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El Monte Finds Home for Its Lady Liberty

August 27, 1987|SUE AVERY | Times Staff Writer

EL MONTE — This city's 22-foot-tall replica of the Statue of Liberty has found a home at last.

She will stand on a site west of City Hall on Valley Boulevard where she was placed temporarily earlier this month to gauge public reaction.

The site was selected because the council wanted the statue to be visible and safe from vandals and to fit in with the surrounding buildings. The only dissent came from Councilman Jeff Marrone, who has said he does not like the statue and has received unfavorable reaction from the public.

In moving that the statue remain outside City Hall, Councilman Jack Crippen, an avid statue fan, suggested that a makeup job is in order. The statue had been painted in an effort to make it look like the real Statue of Liberty, which has a tarnished copper look. The result was a bright mint green. So the one-ton, fiberglass replica will be repainted in an attempt to come closer to the real thing.

The statue will also be lighted from top to bottom and the area landscaped with benches for those who want to contemplate Lady Liberty. The work is expected to be completed in time for the city's 75th birthday in November.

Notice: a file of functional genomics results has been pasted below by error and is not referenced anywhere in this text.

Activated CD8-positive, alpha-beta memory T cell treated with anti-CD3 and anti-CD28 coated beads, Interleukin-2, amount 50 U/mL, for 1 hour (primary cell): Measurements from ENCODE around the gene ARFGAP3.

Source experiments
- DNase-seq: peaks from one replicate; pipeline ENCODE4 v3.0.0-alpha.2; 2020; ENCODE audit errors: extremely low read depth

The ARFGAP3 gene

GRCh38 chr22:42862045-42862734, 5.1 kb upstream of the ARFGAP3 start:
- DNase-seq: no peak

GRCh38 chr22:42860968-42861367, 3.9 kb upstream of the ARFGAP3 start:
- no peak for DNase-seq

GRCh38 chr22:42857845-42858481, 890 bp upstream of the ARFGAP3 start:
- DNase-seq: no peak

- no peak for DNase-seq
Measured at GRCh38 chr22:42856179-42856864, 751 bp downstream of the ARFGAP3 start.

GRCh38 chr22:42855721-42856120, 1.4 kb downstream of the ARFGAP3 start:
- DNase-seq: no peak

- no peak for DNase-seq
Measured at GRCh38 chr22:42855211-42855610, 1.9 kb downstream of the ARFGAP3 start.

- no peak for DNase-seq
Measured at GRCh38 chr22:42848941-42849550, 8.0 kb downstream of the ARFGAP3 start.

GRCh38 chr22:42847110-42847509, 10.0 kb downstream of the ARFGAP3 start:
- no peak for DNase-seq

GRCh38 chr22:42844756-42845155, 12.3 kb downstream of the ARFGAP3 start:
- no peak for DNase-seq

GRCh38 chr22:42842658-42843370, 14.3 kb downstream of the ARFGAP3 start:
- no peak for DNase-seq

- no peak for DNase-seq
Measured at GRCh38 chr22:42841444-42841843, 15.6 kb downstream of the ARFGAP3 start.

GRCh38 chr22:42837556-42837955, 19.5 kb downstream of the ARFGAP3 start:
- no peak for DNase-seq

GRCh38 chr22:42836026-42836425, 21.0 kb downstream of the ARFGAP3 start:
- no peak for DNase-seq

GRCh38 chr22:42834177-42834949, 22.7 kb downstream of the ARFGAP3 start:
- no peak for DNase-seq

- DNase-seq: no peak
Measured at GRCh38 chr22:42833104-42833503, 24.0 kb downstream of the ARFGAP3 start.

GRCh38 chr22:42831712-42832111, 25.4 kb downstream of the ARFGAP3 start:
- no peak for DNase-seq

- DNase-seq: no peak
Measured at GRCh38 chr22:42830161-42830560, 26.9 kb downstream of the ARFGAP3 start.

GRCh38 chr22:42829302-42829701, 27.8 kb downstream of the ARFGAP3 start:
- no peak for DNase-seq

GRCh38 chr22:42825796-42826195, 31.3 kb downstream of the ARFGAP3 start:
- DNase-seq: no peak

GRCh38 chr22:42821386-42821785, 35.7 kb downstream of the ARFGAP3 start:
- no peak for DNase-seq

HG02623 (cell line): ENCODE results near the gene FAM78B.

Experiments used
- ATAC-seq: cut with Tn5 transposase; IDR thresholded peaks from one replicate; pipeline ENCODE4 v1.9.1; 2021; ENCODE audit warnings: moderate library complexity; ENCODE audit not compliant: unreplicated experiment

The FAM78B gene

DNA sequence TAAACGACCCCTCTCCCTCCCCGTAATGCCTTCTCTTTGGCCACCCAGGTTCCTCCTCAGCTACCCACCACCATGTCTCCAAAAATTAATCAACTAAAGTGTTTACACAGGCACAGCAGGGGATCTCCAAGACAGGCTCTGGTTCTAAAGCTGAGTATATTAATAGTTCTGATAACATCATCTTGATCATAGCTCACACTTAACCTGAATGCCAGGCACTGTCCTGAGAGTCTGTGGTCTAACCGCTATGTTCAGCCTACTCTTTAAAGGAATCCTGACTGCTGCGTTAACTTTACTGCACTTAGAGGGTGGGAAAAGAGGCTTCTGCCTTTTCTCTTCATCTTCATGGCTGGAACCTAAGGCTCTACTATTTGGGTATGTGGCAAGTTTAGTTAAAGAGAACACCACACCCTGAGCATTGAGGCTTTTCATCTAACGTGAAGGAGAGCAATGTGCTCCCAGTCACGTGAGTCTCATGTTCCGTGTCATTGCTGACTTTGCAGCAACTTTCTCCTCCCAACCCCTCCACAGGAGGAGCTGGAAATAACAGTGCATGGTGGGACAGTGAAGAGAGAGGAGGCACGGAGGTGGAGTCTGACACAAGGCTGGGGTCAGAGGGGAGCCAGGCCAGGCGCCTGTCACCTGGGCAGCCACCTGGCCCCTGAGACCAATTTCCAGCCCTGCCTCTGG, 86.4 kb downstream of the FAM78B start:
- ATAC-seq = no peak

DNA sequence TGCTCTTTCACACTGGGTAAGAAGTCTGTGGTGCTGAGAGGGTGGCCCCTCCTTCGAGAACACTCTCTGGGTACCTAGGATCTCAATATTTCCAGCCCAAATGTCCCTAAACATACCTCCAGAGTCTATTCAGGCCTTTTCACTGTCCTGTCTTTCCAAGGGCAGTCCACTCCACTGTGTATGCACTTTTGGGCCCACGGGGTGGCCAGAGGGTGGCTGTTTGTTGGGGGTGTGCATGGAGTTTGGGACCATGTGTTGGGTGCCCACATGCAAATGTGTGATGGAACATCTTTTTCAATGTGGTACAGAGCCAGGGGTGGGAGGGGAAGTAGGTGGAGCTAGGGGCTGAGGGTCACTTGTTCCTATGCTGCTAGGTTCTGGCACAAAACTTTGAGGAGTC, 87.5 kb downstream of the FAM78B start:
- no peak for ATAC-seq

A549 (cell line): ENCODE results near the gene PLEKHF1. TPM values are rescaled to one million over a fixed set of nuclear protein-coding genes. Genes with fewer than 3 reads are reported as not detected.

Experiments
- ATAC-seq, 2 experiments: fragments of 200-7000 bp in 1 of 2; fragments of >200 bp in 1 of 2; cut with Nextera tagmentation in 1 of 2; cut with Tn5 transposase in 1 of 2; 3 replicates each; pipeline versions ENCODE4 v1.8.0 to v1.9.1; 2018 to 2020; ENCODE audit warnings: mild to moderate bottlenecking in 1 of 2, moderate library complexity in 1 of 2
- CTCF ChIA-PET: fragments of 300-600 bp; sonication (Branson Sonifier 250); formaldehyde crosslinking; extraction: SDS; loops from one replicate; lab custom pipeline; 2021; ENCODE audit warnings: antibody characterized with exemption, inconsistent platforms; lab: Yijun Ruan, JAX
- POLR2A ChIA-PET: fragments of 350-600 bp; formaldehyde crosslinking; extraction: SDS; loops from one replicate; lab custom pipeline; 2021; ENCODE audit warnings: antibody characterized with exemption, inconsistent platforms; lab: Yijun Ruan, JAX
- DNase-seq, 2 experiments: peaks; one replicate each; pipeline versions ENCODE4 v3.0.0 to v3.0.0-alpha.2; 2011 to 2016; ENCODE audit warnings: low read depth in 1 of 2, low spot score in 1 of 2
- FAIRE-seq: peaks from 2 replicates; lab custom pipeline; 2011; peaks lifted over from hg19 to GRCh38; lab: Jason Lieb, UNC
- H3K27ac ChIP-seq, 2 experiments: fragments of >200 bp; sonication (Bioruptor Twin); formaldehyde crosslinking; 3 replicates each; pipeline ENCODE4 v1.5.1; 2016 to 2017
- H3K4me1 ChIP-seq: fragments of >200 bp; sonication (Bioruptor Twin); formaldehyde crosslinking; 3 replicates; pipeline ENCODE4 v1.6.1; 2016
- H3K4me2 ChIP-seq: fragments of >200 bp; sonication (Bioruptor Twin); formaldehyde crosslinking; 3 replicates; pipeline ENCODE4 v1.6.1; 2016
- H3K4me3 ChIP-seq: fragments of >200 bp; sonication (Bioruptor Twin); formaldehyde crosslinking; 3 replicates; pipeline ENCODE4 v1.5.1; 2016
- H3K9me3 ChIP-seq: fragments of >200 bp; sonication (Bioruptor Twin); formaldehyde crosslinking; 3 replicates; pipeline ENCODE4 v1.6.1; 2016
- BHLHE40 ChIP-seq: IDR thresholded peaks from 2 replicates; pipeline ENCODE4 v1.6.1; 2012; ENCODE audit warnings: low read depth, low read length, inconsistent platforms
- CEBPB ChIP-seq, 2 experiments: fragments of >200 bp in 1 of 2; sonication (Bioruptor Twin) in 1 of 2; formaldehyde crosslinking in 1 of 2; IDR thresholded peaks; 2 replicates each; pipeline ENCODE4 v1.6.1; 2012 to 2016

The 4-1 vote at Tuesday's City Council meeting ended a yearlong search for a home for the statue, which had been gathering dust in the public works yard except for two appearances at the city's Fourth of July celebrations.

The statue was donated to the city in 1986 by a Taiwanese immigrant, Dr. Jing T. Wang. The city searched sporadically for a suitable site, but the statue's size was a problem since she is too tall to fit in with most surroundings.

The city wanted to put the statue outside county-owned Rio Hondo Municipal Court across the street from City Hall. But the judges said the statue was inconsistent with the courthouse atmosphere.

After a story about the statue's plight appeared in The Times two months ago, the city received calls and letters from all over the country, most offering a home for the statue if the city was unable or unwilling to find one in El Monte.

Mayor Don McMillan, embarrassed because of criticism the city was receiving, suggested the City Hall site, but Councilman Ernest Gutierrez, who was not enthusiastic, suggested the statue try out so everyone could see what she would look like there.

Statue supporters McMillan, Crippen and Councilman Dan Morgan reported favorable response from their constituents.

Gutierrez went along with the majority, and Marrone, who likened the statue to the pink plastic flamingos that were popular outdoor decorative items in the 1950s, conceded defeat but refused to make the vote unanimous.

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